Mike Sankey


Ottawa, Canada



I've been building and repairing guitars for 17 years. Each one is crafted individually, slowly, by hand. I give my instruments names, not serial numbers, because every one is unique. I like to maintain a modern and functionalist aesthetic, showcasing the natural beauty of local woods. Hopefully you'll enjoy them too!




New Guitar: "Burly"

A key factor in creating a comfortable guitar is the weight. I couldn't get much lighter than this little beauty with a small body of featherweight California Redwood burl, and hardware made mostly of aluminum. Clic on the pic to learn more...


New Guitar: "Magmatic"

My latest ergonomic guitar; semi-hollow body, seven strings, Cocobolo top. This could be the ultimate jazz/fusion machine. Clic on the pic to learn more...


Anglo-Saxon Lyre

Sonic archaeology again: This is my interpretation of the ancient lyre of northern europe. Played widely for thousands of years, it was somehow forgotten by the time of the renaissance. Using medieval manuscripts as well as artifacts from archeological excavations, we are learning more and more about these amazing instruments, and about the people who played them. Clic on the pic to learn more...


New Guitar: "Midilicious"

Despite the lack of visible pickups, this is one of the most versitile guitars I have ever made. One of the more exotic ways that one can use an electric guitar is as a synth controller. Midilicious has a hexaphonic pickup system and a MIDI-compatible polyphonic output for doing just that.

Utilizing the analog 1/4" output it also works superbly as an acoustic-electric guitar, albeit the lightest, most comfortable and fastest-playing one you've ever tried. It's also a sweet solo instrument if you crank up the gain. Clic on the pick to learn more...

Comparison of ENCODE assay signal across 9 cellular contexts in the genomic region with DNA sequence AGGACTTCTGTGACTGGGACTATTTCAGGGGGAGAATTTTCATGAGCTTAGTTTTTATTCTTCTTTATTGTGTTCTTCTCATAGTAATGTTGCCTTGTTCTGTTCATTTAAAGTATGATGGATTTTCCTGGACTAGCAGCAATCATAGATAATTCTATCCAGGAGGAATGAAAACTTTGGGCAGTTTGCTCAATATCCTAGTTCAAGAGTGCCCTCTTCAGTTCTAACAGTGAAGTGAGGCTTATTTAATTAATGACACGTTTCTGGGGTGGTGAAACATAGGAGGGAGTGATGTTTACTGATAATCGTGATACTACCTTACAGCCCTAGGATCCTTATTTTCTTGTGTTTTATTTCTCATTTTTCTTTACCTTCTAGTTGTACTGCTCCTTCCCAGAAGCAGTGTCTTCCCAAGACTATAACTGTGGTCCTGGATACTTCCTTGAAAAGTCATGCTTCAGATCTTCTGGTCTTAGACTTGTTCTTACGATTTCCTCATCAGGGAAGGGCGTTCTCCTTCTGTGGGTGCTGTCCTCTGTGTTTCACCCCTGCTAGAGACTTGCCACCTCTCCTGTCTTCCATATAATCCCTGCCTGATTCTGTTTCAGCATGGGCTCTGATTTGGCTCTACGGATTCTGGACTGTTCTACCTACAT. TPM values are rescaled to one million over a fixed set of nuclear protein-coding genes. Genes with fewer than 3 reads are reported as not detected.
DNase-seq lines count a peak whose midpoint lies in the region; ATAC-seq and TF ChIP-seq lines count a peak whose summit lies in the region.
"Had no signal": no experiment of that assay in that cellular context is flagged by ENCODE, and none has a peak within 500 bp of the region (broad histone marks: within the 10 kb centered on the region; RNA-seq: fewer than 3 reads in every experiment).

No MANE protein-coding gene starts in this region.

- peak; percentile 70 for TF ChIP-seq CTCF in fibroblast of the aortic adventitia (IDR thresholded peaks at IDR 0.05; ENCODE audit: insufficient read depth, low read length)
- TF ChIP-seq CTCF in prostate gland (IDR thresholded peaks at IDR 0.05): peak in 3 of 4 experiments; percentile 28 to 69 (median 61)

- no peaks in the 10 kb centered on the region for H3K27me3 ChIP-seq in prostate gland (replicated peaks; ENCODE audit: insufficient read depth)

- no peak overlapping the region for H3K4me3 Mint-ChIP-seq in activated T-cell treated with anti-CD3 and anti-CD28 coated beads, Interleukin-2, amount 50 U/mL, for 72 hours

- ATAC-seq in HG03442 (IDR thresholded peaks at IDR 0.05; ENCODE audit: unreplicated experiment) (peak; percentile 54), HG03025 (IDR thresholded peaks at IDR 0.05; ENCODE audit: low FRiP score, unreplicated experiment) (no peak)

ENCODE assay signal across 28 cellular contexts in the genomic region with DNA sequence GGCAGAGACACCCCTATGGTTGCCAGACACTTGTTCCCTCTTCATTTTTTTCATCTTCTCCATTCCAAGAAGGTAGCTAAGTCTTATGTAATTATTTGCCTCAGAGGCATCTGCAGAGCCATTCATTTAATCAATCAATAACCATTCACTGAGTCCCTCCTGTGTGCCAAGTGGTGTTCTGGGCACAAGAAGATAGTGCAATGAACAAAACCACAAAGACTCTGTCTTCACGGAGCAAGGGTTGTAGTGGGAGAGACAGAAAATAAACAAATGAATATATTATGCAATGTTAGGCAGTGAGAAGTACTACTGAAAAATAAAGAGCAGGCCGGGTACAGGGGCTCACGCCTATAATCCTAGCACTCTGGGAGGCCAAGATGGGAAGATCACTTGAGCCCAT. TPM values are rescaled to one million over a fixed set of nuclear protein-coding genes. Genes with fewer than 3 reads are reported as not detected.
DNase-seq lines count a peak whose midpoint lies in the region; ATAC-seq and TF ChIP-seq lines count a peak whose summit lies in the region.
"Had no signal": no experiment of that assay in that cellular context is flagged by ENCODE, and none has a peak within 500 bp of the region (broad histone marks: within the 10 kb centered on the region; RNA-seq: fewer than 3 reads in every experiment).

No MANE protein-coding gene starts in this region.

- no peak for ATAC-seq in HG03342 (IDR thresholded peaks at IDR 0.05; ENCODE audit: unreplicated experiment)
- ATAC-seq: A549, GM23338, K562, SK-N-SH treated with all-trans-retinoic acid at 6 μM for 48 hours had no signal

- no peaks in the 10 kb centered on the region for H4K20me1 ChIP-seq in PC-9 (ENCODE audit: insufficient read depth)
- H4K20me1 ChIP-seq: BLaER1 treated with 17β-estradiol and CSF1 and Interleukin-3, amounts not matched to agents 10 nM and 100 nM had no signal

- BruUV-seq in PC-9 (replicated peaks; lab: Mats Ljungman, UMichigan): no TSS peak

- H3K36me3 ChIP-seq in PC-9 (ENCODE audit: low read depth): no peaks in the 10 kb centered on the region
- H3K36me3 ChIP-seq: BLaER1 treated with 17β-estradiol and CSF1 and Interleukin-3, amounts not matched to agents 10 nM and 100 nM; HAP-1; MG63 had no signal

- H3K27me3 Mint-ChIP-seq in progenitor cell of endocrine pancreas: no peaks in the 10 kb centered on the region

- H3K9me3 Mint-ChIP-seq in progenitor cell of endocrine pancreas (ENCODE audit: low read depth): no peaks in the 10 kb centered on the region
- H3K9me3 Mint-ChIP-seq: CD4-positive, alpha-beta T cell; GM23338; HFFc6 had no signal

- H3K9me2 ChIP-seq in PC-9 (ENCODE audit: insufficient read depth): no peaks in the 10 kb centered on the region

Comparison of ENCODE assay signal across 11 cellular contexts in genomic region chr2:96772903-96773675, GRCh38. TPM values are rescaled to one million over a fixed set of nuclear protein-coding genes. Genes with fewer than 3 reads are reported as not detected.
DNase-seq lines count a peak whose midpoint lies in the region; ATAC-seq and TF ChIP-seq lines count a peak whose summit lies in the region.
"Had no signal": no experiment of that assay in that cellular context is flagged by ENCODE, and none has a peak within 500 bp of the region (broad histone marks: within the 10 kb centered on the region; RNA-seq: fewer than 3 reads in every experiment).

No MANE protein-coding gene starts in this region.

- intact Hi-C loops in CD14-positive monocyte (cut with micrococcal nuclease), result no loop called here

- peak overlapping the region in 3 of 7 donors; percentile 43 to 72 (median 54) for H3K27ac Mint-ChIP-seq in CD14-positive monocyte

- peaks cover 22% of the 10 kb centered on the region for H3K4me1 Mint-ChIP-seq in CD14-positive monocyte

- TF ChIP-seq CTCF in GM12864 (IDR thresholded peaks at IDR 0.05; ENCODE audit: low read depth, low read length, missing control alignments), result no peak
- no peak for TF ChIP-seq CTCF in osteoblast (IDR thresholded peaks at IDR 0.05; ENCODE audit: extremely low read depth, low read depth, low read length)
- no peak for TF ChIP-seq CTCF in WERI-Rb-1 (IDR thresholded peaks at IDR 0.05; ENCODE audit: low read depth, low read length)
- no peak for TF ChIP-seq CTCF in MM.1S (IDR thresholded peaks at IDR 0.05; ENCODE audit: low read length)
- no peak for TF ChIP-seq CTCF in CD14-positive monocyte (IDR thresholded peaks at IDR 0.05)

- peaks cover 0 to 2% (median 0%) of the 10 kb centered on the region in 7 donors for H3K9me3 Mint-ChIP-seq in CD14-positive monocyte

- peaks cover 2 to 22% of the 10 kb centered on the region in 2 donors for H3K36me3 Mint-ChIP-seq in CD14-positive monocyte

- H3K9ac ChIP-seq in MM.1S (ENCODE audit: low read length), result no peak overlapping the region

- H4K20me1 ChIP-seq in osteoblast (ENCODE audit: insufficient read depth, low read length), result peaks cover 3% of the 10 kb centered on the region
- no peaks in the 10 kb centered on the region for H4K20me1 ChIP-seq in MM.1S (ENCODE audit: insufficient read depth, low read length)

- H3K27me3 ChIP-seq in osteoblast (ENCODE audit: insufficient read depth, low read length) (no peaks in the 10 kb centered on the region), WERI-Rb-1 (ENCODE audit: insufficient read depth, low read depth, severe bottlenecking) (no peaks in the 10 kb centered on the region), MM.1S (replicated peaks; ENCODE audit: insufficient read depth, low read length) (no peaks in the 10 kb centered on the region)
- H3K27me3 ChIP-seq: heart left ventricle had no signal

Nobody's perfect. Guitars too. It occasionally happens that I'll have a guitar sit around for a long time without finding an owner. I have to be honest with myself- sometimes it's because the guitar could be better. After all, as I grow as a person I become a better luthier, and some of my older guitars don't meet my newer, higher, standards. So back into the workshop it'll go, getting upgraded to the current state of my art. Corduroy (above), got an infusion of carbon fibre in the neck for extra stiffness, as well as a new lighter and less bulky bridge. While I was at it, I decided to upgrade the tuners to super-lightweight Gotoh Stealths. This meant completely redrilling the headstock, and to cover the plugs and strengthen the area I decided to create front and back headplates from my last pieces of figured hop-hornbeam. It's now stronger, lighter, prettier, and plays better than ever.

Lapdog, on the other hand, was simple enough that nothing could really go wrong The simpler the better, was the motto when designing and building this instrument. After all, I'm not a lap steel player. But after showing it to a few friends who were, they agreed that it would be better if it had built-in volume and tone controls, so they wouldn't have to rely on a swell pedal. I listened, and now it has them, topped with knobs I turned out of cocobolo to match. It may be a little less elemental, but it's a lot more useful.